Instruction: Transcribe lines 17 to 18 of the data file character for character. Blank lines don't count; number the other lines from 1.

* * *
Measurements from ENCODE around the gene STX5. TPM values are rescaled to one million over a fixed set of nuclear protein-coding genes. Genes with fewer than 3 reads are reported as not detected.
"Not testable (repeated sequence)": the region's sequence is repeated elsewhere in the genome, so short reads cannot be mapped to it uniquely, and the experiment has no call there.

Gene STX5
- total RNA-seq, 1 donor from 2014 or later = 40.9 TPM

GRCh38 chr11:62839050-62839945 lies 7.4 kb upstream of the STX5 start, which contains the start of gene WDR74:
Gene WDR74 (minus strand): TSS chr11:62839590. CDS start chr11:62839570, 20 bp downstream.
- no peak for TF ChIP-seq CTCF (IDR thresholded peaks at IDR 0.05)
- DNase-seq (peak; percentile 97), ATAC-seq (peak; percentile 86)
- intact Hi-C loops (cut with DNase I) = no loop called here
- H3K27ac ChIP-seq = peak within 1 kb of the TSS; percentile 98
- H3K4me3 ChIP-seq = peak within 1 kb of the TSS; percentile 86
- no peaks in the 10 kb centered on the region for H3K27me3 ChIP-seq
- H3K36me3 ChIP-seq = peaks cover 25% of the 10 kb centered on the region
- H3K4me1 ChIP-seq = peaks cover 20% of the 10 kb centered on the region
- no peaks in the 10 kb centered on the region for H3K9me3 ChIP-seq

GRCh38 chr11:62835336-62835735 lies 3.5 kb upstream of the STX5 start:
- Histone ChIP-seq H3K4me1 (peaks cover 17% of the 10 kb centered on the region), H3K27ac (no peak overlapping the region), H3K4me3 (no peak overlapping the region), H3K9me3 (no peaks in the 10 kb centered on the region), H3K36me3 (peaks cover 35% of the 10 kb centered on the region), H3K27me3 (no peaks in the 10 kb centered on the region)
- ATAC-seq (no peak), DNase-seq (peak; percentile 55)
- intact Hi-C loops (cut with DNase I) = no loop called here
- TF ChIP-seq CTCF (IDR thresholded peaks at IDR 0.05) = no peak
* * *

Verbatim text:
- Histone ChIP-seq H3K4me1 (peaks cover 17% of the 10 kb centered on the region), H3K27ac (no peak overlapping the region), H3K4me3 (no peak overlapping the region), H3K9me3 (no peaks in the 10 kb centered on the region), H3K36me3 (peaks cover 35% of the 10 kb centered on the region), H3K27me3 (no peaks in the 10 kb centered on the region)
- ATAC-seq (no peak), DNase-seq (peak; percentile 55)